Slanted, inflammatory and horribly fascinating, "The Atlanta Child Murders" has rapidly become the year's most controversial television program. This may, however, be a controversy the viewing nation doesn't need, and one unlikely to do anybody any good.

At the very least, the two-part, five-hour CBS docudrama, which airs tonight and Tuesday night at 8 on Channel 9, is a classic mismatch of medium and message. Even setting aside contentions that it contains numerous factual inaccuracies, a TV mini-series does not seem quite the vehicle for a polemic about how the Atlanta police department allegedly botched a murder case and how the man found guilty by a jury was allegedly a helpless victim of courtroom chicanery and political pressure.

NBC's movie on the Jeffrey MacDonald murder case, "Fatal Vision," also had a strong point of view and in effect retried the case on TV, but that tale did not have the wide-ranging social, political and racial repercussions of the Atlanta story. Fire is being played with here, and perhaps irresponsibly.

The film has already been attacked in Atlanta for its depiction of the city's police department as, at best, incompetent and for strongly suggesting that Wayne Williams was railroaded. Williams, found guilty in 1982 for the murders of two men in their twenties, was also implicated by police, with insufficient evidence to indict, in the deaths of more than two dozen Atlanta children whose bodies were discovered over a two-year period.

There is something in the production to infuriate everyone, certainly everyone in Atlanta. City leaders are depicted as having been more concerned about the bad effect on convention trade than about the loss of children's lives as the horrible murders continued. Ironically, the film chides the mayor and his aides for using the appointment of task forces as a panacea for all civic ills, but last week, word came from Atlanta that task forces had once more been formed, this time to help city groups deal with the telecast of the film. And this may all end up in court again, as we learn whether recent preposterous interpretations of the law make it possible for even a city to sue for libel.

In the nightmare Atlanta depicted in the first part of the film, everyone is either a racist or else accuses others of being racist. "Before the ordeal had ended, the city would go crazy," the narrator says, but the city seems crazy from the beginning, and the film aspires to drive it crazy again. "Hate is the only reality," a militant growls; that seems to be the philosophy of Hollywood liberal Abby Mann, who wrote the spiteful screenplay.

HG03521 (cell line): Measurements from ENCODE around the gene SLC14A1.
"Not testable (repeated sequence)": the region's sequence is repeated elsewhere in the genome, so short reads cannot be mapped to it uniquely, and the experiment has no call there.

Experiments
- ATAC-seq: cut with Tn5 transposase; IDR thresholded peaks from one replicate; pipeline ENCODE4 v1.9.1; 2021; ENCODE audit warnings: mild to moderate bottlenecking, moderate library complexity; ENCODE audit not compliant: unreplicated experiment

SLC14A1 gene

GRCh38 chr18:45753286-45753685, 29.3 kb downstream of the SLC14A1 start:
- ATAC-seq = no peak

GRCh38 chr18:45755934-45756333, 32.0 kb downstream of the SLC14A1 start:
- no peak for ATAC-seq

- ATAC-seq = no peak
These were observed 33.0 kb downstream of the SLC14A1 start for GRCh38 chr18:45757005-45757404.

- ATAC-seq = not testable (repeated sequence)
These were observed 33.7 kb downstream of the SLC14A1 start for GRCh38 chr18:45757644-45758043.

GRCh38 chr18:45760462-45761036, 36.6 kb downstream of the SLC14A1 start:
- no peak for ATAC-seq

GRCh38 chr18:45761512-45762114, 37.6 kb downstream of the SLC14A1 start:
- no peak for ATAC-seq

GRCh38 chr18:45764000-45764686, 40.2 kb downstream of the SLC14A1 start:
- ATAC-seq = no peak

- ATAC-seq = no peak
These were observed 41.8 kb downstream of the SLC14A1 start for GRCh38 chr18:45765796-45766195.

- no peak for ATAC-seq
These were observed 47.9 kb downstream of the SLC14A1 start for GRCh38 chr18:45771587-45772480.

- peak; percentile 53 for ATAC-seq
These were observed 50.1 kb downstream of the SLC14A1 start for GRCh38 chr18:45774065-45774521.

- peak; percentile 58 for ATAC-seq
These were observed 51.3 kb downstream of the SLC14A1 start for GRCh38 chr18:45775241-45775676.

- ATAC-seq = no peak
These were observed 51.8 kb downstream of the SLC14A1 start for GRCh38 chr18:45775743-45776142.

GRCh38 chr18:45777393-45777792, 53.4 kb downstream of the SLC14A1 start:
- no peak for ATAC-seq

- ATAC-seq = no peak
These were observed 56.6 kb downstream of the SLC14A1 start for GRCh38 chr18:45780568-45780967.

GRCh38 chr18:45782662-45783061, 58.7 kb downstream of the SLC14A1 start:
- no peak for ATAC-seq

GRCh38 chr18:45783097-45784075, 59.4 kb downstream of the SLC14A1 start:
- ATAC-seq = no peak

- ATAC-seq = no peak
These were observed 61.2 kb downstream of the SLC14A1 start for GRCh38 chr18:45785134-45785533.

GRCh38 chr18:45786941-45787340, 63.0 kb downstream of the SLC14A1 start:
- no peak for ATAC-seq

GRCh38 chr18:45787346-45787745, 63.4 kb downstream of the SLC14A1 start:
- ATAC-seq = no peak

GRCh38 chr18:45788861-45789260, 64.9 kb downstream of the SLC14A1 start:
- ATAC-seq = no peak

Part 2, which depicts the long Williams trial, is by far the more credible as drama. For one thing, Jason Robards materializes at the beginning of it as Williams' lawyer. Robards' portrayal -- gruff, warm, rangy, crafty -- is a culmination of all previous movie lawyers, and an advancement in the art of playing them. Robards even survives a number of goofball camera angles attempted by the director, the perpetually uninspired John Erman, as a way of animating courtroom sequences. You don't need to animate anything when you have Jason Robards on the screen.

Mann is using an entertainment program to make the kind of points that are properly the concern of news programs. If a network news department were to produce a substantiated documentary or report alleging that Wayne Williams was innocent, that would be worth attention, but should a viewer feel inclined to trust the work of showfolk on such a subject? A miscarriage of justice, if one existed, would be a more appropriate subject for "60 Minutes," which has exposed such cases over the years. "60 Minutes" has never done a piece on the Wayne Williams case.

There is a colossal hypocrisy at work as well. Mann (also the coproducer) and director Erman depict the reporters covering the story as pandering, slavering ghouls. At one point they burst into a woman's house just as she is learning from her TV set that her son is among the murdered children. They stick cameras in her face and film her sobs and screams.

Later the press is seen besieging Williams from the time he was first questioned until he was actually indicted for a crime. He calls a press conference in his home and the narrator says, "He was feeding himself to the wolves." The wolves, yet! He should have had a lawyer by then "but none of these stalwart citizens were going to tell him," the narrator says with heady sarcasm. Mann apparently thinks it the duty of journalists to tell murder suspects to hire lawyers and to warn them against speaking to reporters.